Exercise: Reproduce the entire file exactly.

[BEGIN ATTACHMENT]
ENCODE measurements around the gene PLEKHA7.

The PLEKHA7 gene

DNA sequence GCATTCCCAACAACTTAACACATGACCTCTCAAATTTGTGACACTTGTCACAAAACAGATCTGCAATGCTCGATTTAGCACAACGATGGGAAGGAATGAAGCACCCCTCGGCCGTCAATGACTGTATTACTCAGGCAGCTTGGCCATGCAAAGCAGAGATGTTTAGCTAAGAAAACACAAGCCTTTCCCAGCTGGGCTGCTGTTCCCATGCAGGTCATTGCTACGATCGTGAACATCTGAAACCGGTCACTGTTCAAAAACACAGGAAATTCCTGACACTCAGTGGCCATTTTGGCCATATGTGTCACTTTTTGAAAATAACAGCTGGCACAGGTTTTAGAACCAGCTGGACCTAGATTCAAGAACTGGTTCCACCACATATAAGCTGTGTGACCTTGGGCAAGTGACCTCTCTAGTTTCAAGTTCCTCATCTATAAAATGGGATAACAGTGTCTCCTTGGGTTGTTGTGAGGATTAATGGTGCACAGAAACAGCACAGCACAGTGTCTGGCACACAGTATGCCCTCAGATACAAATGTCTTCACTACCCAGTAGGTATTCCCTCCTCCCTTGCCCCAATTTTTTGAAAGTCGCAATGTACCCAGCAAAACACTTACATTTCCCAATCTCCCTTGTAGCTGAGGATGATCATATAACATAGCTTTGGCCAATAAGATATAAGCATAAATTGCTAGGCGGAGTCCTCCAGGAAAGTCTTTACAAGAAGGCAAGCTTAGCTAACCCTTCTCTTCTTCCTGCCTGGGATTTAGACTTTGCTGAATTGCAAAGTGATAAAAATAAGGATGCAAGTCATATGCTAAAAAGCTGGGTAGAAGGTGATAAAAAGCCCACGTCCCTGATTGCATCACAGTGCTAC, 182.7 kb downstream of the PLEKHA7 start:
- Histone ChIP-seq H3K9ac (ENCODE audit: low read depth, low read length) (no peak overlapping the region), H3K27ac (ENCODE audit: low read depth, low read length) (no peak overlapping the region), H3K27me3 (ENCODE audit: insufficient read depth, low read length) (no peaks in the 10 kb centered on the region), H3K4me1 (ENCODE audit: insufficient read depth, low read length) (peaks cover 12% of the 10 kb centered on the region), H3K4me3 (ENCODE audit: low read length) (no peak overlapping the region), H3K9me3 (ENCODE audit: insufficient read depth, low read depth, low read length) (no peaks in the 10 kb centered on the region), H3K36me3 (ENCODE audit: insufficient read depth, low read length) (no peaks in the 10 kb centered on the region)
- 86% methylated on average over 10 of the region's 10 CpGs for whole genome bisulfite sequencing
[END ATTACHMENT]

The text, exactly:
ENCODE measurements around the gene PLEKHA7.

The PLEKHA7 gene

DNA sequence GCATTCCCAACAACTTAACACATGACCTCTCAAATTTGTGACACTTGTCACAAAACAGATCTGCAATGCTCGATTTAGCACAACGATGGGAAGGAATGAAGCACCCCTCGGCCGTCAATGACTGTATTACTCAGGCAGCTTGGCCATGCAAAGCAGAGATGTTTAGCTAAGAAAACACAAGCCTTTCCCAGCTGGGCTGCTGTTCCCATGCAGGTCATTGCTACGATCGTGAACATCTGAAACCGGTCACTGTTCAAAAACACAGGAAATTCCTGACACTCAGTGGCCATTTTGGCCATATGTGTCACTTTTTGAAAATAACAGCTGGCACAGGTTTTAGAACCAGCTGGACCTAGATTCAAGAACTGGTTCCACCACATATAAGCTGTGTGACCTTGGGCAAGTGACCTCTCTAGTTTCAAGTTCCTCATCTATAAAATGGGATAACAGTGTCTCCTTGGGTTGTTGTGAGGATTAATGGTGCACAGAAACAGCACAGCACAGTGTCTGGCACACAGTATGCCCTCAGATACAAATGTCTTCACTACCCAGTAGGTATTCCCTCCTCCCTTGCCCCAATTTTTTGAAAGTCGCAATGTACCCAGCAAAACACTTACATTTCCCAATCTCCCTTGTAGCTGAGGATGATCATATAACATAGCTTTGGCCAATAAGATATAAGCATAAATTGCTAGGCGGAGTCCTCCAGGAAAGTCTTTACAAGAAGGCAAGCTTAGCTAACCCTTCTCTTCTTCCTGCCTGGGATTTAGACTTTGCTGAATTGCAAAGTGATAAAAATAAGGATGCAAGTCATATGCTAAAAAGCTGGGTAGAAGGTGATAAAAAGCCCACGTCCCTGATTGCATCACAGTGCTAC, 182.7 kb downstream of the PLEKHA7 start:
- Histone ChIP-seq H3K9ac (ENCODE audit: low read depth, low read length) (no peak overlapping the region), H3K27ac (ENCODE audit: low read depth, low read length) (no peak overlapping the region), H3K27me3 (ENCODE audit: insufficient read depth, low read length) (no peaks in the 10 kb centered on the region), H3K4me1 (ENCODE audit: insufficient read depth, low read length) (peaks cover 12% of the 10 kb centered on the region), H3K4me3 (ENCODE audit: low read length) (no peak overlapping the region), H3K9me3 (ENCODE audit: insufficient read depth, low read depth, low read length) (no peaks in the 10 kb centered on the region), H3K36me3 (ENCODE audit: insufficient read depth, low read length) (no peaks in the 10 kb centered on the region)
- 86% methylated on average over 10 of the region's 10 CpGs for whole genome bisulfite sequencing